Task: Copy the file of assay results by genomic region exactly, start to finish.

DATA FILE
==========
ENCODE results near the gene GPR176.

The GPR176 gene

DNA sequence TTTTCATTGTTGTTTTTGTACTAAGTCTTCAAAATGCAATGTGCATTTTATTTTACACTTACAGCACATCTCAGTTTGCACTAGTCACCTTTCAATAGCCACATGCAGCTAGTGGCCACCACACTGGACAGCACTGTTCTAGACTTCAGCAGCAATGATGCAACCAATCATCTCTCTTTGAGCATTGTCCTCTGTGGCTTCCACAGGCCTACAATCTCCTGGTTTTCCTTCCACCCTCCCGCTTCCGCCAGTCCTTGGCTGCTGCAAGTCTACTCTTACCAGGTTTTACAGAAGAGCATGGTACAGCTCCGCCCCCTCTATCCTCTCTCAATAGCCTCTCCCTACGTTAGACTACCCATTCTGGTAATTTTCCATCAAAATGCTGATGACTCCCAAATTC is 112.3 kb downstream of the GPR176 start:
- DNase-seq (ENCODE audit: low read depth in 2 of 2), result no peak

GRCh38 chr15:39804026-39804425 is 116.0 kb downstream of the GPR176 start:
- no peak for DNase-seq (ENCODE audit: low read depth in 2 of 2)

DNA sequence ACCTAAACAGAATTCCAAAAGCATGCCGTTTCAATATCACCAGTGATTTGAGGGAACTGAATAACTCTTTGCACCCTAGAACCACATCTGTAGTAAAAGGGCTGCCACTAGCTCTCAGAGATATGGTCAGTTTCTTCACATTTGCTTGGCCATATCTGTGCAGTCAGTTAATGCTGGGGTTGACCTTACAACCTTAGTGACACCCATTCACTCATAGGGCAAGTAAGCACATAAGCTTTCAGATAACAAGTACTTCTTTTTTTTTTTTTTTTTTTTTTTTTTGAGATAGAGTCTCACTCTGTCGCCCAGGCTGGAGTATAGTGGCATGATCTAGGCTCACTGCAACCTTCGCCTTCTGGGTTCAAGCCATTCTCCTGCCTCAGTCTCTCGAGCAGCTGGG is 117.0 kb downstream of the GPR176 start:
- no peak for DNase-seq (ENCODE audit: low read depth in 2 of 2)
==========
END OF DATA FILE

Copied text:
ENCODE results near the gene GPR176.

The GPR176 gene

DNA sequence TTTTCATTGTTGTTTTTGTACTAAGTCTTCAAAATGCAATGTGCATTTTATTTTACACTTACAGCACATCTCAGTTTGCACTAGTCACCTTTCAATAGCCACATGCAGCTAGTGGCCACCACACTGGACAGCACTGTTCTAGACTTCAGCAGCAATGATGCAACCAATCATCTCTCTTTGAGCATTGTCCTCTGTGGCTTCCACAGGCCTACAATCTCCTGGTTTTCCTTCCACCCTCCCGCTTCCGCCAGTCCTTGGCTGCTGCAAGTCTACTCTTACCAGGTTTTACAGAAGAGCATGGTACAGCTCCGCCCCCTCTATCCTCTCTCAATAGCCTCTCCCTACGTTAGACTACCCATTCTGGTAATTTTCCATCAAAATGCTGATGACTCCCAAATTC is 112.3 kb downstream of the GPR176 start:
- DNase-seq (ENCODE audit: low read depth in 2 of 2), result no peak

GRCh38 chr15:39804026-39804425 is 116.0 kb downstream of the GPR176 start:
- no peak for DNase-seq (ENCODE audit: low read depth in 2 of 2)

DNA sequence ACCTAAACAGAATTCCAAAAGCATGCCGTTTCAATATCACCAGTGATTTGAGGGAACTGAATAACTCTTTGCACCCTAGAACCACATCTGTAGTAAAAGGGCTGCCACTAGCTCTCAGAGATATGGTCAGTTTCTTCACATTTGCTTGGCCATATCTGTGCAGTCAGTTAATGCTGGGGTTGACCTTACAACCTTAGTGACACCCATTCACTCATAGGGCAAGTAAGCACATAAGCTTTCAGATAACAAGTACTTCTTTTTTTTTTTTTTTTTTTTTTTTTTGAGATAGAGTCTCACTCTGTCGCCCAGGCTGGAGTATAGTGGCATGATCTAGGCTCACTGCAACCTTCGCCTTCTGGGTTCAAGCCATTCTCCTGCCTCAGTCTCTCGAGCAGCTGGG is 117.0 kb downstream of the GPR176 start:
- no peak for DNase-seq (ENCODE audit: low read depth in 2 of 2)